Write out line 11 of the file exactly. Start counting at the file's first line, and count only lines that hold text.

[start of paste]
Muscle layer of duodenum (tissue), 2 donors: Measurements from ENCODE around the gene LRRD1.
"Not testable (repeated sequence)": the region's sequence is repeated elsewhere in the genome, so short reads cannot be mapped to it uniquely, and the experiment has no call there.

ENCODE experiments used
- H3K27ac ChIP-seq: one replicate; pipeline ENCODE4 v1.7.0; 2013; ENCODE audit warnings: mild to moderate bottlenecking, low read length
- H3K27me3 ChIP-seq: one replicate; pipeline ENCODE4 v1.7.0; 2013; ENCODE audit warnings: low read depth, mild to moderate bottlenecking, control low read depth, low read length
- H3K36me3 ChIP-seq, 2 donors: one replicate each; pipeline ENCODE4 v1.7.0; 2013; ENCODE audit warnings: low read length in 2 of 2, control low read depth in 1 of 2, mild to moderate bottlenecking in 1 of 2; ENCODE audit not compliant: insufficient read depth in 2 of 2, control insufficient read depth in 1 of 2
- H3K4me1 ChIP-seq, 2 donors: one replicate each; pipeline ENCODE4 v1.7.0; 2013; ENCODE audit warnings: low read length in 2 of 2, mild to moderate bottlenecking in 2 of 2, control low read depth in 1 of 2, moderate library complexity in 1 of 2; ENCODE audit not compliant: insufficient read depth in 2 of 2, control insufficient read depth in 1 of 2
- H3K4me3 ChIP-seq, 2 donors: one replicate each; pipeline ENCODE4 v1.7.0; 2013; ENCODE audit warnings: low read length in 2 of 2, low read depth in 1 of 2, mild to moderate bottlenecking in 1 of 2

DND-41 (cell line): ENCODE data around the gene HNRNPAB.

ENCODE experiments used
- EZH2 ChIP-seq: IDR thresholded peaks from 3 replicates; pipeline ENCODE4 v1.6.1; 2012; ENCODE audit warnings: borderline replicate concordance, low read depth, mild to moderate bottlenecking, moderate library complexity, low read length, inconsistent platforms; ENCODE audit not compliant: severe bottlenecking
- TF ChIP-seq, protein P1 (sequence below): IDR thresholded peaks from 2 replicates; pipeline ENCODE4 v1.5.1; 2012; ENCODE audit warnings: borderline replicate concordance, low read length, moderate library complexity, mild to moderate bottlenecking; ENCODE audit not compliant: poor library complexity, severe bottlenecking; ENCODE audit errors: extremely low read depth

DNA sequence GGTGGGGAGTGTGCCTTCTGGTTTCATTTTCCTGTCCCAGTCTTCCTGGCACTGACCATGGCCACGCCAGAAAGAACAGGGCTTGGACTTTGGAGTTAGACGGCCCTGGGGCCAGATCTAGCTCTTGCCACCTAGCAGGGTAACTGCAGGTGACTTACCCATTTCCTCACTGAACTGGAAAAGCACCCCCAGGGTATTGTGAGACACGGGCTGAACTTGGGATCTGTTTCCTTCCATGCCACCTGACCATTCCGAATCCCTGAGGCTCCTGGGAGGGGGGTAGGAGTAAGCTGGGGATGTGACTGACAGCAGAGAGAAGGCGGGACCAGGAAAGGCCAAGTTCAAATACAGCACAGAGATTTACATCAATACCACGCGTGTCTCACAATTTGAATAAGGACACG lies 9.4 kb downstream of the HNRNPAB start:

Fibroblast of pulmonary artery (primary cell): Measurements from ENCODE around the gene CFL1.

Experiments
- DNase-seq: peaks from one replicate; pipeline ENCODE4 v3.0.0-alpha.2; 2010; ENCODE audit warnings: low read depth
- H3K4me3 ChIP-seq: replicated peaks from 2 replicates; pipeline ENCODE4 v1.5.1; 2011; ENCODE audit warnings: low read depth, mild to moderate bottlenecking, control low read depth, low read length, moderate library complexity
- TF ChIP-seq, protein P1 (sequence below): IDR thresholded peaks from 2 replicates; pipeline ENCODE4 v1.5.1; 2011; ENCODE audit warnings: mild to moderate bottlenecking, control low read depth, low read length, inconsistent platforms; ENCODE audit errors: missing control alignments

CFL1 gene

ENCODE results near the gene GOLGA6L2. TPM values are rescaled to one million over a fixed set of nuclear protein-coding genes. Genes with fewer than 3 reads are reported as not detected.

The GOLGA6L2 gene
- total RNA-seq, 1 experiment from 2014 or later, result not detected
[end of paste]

- EZH2 ChIP-seq: IDR thresholded peaks from 3 replicates; pipeline ENCODE4 v1.6.1; 2012; ENCODE audit warnings: borderline replicate concordance, low read depth, mild to moderate bottlenecking, moderate library complexity, low read length, inconsistent platforms; ENCODE audit not compliant: severe bottlenecking